The Campus Kitchen at Utah State University is working to put the food on campus to better use. The Campus Kitchens Project is a nonprofit program designed to help reduce food waste and increase food security in communities across the nation. The Logan chapter of this organization was officially launched near the end of 2018.
“We pick up all the bread, pastries, and Aggies Eats items that weren’t sold, and we bring them to SNAC pantry. Last year, our volunteers recovered 21,000 pounds of food,” said Kara Bachman, Campus Kitchen at USU partner.
Bachman works at the Student Nutrition Access Center and sees the need for nutrition resources.
“Students don’t always have the time to make meals or have access to balanced meals, so as part of Campus Kitchen USU, we want to make balanced meals for students,” she said.
In addition to working with USU Dining Services and Catering to reduce food waste on campus, The Campus Kitchen at USU has also partnered with local businesses Sweeto Burrito and Juniper Take Out and Restaurant to collect leftover food. The club takes this food to their kitchen, located in the The Hub, and creates balanced meals for students to pick up at SNAC.
Jackie Hendrickson, a representative of the Hunger Solutions Institute, explained that although many don’t realize it, there is a “hidden hunger” among students.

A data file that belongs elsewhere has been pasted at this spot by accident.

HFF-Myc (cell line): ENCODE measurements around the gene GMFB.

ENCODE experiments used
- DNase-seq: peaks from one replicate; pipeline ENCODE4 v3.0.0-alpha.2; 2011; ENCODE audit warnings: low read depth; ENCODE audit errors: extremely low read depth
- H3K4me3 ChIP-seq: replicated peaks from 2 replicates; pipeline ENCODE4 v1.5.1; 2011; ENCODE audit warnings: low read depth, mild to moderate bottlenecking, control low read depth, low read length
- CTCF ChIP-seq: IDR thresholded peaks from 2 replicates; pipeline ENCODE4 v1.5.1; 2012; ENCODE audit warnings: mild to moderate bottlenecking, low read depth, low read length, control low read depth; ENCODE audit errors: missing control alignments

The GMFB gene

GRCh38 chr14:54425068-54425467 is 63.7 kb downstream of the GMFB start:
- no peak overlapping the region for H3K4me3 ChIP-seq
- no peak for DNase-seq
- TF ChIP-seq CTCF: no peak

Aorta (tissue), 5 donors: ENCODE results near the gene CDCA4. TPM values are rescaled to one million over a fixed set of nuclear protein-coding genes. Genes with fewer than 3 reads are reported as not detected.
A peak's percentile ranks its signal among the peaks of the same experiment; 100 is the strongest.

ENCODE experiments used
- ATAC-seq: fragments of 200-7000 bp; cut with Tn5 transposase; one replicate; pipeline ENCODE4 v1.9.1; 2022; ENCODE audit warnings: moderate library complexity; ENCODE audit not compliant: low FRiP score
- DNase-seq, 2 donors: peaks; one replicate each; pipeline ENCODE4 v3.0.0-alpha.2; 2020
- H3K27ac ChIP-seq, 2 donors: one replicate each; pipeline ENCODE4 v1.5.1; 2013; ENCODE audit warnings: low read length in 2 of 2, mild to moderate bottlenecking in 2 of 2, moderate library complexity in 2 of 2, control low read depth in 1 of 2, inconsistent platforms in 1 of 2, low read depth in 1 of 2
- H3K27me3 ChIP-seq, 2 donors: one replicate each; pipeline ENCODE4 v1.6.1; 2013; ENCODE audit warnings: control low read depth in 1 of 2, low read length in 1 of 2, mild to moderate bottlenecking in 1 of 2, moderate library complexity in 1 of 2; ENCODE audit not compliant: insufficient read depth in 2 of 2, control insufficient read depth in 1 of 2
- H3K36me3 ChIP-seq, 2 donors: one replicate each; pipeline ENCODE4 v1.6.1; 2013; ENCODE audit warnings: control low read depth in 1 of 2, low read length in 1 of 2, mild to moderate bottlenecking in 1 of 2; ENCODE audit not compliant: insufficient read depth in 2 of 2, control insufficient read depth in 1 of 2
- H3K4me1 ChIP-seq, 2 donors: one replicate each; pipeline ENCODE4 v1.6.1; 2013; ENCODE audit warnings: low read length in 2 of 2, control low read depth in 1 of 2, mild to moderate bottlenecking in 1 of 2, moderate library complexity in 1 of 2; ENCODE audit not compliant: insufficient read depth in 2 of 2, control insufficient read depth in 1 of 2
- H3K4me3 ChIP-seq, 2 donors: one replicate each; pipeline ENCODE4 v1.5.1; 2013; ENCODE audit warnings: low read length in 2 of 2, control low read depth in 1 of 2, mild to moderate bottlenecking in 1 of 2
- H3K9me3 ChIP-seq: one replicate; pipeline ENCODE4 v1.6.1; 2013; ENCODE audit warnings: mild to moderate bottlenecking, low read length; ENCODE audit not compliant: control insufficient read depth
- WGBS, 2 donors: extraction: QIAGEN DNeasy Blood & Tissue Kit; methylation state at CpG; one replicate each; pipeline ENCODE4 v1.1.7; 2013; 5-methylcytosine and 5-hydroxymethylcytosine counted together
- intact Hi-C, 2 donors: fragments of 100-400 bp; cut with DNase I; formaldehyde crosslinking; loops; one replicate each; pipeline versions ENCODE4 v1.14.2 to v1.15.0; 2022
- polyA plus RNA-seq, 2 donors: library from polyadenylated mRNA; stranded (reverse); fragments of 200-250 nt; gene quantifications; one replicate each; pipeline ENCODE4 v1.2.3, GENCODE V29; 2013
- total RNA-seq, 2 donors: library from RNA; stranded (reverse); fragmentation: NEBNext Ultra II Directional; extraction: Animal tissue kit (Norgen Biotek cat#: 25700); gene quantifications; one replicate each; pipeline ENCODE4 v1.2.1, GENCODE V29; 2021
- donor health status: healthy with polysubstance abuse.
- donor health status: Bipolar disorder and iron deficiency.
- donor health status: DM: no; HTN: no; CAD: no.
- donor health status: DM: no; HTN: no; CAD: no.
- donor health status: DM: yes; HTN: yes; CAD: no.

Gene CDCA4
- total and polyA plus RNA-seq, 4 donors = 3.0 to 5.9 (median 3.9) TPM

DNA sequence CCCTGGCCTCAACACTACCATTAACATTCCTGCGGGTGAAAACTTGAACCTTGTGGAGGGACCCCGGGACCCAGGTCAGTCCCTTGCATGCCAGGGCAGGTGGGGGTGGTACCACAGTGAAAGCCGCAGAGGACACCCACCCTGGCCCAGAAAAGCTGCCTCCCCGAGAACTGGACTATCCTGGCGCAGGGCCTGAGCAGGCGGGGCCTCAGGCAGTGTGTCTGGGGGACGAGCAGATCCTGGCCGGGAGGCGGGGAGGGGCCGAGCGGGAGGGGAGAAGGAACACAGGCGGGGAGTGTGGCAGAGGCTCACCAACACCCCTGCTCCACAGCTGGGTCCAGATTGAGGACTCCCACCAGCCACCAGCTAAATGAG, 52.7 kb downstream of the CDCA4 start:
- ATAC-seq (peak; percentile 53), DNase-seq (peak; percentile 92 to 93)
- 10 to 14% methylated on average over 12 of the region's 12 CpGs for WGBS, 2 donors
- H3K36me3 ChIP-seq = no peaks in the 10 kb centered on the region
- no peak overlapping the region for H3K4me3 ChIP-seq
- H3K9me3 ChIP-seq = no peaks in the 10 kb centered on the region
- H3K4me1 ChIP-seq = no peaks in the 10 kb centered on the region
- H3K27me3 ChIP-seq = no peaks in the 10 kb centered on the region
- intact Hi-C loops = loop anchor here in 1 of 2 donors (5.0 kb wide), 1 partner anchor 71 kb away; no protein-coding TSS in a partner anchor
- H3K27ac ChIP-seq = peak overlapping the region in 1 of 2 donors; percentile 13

Hendrickson and the Hunger Solutions Institute collaborated with Food $ense to examine food security on campus last year. Their survey showed that 32 percent of students were experiencing food insecurity.
“Everyone eats and know the importance of food. Helping people get food and be able to have that can have a lot of benefits,” Hendrickson said. “If you knew that your neighbor was hungry, you’d have no problem giving them your food.”
The Campus Kitchen at USU recognizes this issue and is taking action, but it can be a complicated task.
Cassandra Twiggs, president of The Campus Kitchen at USU, explained that they want to create meals like grilled cheese, soup, salads, or breakfast sandwiches. They have be creative in what they make in order to meet food safety guidelines, which specify that food can only be heated twice.
“If the restaurant heats it, and then the consumer wants to heat it, then we can’t,” Twiggs said. “We have to figure out how these meals can work without heating them.”
The Campus Kitchen at USU said that they need lot of volunteers to help with tasks like campus and restaurant food recovery or running the SNAC pantry. The Campus Kitchen at USU is even offering to pay for students to get a food handler’s permit so they can help prep meals in the kitchen.
Despite the challenges of tackling hunger, Twiggs believes in food’s ability to bring communities together. “Food connects everyone,” she said. “I think we should care because we are a Aggie family. You shouldn’t let one of your siblings go hungry. You are always going to reach out to help your family.”
For more information on The Campus Kitchen at USU, visit their Instagram or connect with them on AggieSync.